Years active at Yale: 1933-1950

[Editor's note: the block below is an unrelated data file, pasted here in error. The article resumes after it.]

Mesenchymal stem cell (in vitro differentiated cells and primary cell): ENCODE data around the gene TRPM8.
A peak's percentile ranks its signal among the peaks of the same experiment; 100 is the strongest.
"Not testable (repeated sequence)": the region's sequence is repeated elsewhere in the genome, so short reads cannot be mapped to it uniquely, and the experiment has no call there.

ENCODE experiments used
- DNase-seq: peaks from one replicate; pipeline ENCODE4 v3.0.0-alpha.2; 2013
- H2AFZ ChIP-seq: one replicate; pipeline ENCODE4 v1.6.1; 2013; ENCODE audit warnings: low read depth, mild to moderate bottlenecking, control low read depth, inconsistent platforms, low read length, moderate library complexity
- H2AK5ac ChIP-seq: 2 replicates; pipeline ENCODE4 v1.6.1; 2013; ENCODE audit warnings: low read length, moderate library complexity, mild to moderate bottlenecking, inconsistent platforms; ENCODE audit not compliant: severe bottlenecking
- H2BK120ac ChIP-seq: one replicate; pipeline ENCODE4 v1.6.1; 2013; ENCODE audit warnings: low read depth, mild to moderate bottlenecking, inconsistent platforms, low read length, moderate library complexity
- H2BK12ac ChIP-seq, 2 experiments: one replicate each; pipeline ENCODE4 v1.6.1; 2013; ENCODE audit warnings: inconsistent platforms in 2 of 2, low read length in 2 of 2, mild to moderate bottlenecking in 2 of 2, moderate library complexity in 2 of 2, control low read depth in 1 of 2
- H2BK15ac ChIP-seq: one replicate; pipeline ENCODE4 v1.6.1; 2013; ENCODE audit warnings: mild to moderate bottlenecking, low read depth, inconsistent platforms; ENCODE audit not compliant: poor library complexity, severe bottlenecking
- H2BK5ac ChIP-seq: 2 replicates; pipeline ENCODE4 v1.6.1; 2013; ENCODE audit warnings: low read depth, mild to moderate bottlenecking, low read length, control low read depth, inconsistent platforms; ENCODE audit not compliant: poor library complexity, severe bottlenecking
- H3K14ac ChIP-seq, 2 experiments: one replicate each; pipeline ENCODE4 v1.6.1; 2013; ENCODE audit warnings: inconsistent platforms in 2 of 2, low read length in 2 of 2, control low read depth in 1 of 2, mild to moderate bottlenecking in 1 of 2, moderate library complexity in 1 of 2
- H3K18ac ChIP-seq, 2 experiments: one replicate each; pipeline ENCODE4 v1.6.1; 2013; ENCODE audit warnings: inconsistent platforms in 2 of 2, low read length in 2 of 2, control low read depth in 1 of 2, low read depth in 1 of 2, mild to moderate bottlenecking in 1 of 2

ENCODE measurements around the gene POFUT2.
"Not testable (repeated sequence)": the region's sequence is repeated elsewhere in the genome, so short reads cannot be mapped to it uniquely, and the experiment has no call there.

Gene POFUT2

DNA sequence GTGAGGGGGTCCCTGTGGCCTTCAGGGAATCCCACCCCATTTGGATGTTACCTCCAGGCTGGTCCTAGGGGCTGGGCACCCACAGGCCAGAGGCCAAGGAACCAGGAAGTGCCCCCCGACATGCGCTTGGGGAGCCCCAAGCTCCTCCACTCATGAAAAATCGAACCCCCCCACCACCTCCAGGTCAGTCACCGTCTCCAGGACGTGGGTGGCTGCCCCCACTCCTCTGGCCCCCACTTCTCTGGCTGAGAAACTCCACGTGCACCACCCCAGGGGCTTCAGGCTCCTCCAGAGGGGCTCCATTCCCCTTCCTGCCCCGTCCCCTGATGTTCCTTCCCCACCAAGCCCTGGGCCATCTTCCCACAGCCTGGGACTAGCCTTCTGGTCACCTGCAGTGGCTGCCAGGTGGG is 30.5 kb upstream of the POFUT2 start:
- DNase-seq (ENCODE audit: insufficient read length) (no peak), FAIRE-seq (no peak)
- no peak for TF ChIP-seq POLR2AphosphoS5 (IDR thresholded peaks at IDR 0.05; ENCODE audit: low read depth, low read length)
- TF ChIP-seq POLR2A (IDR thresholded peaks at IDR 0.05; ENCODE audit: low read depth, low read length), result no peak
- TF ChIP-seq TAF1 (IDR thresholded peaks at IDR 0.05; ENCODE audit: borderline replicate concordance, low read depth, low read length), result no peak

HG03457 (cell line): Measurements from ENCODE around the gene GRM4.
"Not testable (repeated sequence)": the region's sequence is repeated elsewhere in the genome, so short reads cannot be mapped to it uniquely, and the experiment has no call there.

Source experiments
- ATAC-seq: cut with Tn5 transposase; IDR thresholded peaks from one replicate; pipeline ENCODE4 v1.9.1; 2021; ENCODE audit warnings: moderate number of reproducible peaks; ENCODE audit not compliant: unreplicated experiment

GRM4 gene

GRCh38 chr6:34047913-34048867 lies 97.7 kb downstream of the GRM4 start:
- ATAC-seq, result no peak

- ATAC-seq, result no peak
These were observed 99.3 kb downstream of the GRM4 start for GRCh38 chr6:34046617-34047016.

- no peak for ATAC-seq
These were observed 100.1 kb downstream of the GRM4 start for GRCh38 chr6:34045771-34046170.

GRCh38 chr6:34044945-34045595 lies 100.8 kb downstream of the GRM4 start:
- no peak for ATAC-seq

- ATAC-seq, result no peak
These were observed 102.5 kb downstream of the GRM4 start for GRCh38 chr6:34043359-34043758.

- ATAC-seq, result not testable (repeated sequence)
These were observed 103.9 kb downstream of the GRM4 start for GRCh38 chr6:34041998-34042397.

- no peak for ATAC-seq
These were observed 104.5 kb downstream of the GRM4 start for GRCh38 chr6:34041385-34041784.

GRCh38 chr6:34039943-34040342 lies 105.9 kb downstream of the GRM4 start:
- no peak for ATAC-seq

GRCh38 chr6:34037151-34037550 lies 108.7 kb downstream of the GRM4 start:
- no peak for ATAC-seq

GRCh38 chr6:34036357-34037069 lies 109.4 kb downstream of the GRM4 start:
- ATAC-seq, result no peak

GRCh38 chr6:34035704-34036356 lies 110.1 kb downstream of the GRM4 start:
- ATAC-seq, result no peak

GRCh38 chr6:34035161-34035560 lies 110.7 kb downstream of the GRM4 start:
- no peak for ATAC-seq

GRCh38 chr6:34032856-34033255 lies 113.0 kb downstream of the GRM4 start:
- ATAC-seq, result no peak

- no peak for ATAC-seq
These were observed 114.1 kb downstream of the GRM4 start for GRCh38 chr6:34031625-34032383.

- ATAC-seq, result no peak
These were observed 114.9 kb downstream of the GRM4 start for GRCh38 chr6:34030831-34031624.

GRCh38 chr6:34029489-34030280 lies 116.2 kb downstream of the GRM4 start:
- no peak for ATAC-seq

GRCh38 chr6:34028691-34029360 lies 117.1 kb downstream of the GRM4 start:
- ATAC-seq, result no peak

Dr. Ames is being recognized for her significant role in research on and popularization of norms of child development. Dr. Ames became the best known of several women MDs and PhDs who collaborated with Arnold Gesell, MD, director of the Clinic of Child Development at Yale from 1911 to 1948. The women members of the clinic included Catherine Strunk Amatruda, MD (1903-1949), Frances Ilg, MD (1902-1981), and Helen Thompson, PhD. Dr. Gesell and his team studied detailed stages of normal development of children by analyzing frames of film taken of children placed inside an experimental dome, which enabled the children to be viewed from outside. The collaborators did almost all the analysis of frames upon which the norms of development were based, and co-authored many of Dr. Gesell’s books. Dr. Ames came to Yale as a PhD student in 1933. Her thesis was on the sequence of prone progression in the human infant. She collaborated on such works as The First Five Years of Life (1940) and Infant and Child in the Culture of Today (1943), and also published research articles on her own. She, like Dr. Gesell, took a biological approach to child development (as opposed to behaviorism or psychoanalysis) and believed that stages of motor and cognitive development were predictable. She was particularly interested in tests for “developmental diagnosis” and age-related responses to Rorschach tests. In 1948, Drs. Ames, Ilg, and Janet Learned Rodell, founded the private Gesell Institute for Human Development in New Haven. She and Ilg, in addition to ongoing research, published books on child development for a general audience. They also wrote a syndicated newspaper column, called “Child Development,” and later, “Parents Ask,” from 1951 to 1996. Dr. Ames lectured widely and hosted a weekly TV talk show in the 1950s and 1960s.